We can use all of our senses to find out how the place, people, routine, and responsibilities feel.  We get to see what skills and strengths are needed, and how we respond to the prospect of doing those various tasks ourselves.  We can also get a better sense of how much a given occupation would engage your strengths, skills, interests, and values – especially the job shadow extends over a longer period of time.  Although the imagination still has be used, a much more informed career decision can be made as a result of one or more job shadow experiences.

A job shadow also provides us with the invaluable opportunity to have questions answered by professionals with lived experienced.

Last, but not least, it is a great opportunity to build professional relationships (aka. “network”), which could open doors to other job shadows, more informational interviews, internships and future employment opportunities.


There is nothing like learning from people with lived experiece – especially those who have more and/or different life and work experience that we do.  Despite the fact that we live in a highly individualistic society, humans are social beings at the core.  People need people, and the more experienced, kind, and available allies we have in our lives, the better.  Consider giving yourself this extra support by checking out one or more of the following resources:

Internships (paid & unpaid)

Please contact David Brown for information about GCC internships: .


Volunteer experiences are usually time-limited opportunities to test our abilities, list applied skills and strengths (under that experience) in a resume, feel out a different or new work environment, build our professional network, and gain professional references or recommendations (if you earn them).

Volunteering vs. Internships:  While volunteering, we may not learn new (i.e. entry-level) skill and will likely only have the opportunity to use entry-level skills. However, the expectation in internships is that you will gain not only entry-level but more advanced skills as well.  Additionally, some internship experiences, like those brokered by GCC, are for paid experiences.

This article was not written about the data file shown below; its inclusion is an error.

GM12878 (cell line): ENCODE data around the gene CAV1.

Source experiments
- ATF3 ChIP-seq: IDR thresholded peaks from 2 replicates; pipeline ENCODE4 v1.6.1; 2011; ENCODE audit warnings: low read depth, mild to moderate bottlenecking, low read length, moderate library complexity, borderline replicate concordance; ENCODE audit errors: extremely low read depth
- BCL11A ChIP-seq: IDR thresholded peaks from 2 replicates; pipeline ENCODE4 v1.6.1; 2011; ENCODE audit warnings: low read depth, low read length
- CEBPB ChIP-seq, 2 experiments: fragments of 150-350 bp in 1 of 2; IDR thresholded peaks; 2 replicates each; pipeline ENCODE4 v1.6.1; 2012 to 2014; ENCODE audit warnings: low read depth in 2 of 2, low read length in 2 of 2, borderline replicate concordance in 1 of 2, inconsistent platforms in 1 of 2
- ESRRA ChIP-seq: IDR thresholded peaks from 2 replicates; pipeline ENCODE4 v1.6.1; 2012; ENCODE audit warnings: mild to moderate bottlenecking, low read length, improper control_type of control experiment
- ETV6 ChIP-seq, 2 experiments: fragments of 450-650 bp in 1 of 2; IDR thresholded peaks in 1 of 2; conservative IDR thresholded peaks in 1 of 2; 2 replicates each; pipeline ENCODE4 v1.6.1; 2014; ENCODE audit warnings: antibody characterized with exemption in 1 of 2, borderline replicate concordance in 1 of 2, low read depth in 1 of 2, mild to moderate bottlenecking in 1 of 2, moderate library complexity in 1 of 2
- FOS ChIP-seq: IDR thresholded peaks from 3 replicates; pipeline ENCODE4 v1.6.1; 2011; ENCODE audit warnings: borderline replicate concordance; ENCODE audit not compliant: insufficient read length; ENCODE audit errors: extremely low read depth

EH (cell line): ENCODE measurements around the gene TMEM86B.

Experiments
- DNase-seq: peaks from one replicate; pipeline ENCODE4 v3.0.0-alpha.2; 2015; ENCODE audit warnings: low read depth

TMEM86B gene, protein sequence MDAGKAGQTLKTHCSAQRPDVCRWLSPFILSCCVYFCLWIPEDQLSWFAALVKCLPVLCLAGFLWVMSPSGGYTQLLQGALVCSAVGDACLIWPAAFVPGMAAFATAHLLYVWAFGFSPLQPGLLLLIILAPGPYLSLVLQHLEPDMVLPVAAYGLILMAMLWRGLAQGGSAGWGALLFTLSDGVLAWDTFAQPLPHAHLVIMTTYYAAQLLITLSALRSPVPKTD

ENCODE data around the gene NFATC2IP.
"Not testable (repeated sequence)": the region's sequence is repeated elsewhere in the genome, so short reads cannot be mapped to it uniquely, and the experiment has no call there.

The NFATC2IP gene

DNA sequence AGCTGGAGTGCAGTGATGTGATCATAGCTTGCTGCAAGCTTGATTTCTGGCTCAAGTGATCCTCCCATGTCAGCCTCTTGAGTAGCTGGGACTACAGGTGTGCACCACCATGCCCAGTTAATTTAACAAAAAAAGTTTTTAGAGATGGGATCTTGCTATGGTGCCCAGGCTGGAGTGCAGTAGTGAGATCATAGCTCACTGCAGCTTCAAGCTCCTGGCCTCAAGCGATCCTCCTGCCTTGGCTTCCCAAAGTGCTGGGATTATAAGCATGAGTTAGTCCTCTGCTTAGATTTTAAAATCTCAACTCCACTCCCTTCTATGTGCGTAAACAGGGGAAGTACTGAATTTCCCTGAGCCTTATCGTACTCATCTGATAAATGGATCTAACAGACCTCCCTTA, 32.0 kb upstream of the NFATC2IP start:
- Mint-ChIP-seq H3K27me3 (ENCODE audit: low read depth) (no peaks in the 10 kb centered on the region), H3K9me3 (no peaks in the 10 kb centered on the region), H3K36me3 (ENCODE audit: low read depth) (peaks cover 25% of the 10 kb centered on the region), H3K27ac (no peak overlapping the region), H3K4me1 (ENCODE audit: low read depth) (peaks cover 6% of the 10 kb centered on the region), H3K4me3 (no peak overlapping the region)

More often than not, employment helps us learn about ourselves, a workplace, and what we want to do (or not do) in the future.  When looking for employment, consider what skills and experiences you need in order to qualify for your “dream job.”  The more relevant skills and experience we can show on our resume the better.  Therefore, making strategic job choices now can help you qualify for a higher-level job sooner than later.  To find a job, check out the following resources:

Employment vs. Internships:  Generally, it takes more time to advance one’s skills and qualifications in a job vs. an internship.  Usually, the types of jobs we can get are based on the skills and education we have gained prior to applying for the position.  Although we apply for internships, just like we do for jobs, the expectation is that the intern will have an opportunity to learn in exchange for the work they accomplish.

Sometimes, internships are paid positions – as is the case for internships brokered via. GCC for current students. A good internship is extremely valuable, whether hours are paid for or not.

Additional Resources
  • Marketable Skills – Which skills can you market or which do you need to obtain?
  • Reality Checking – Do current qualifications and financial/lifestyle goals match career aspirations?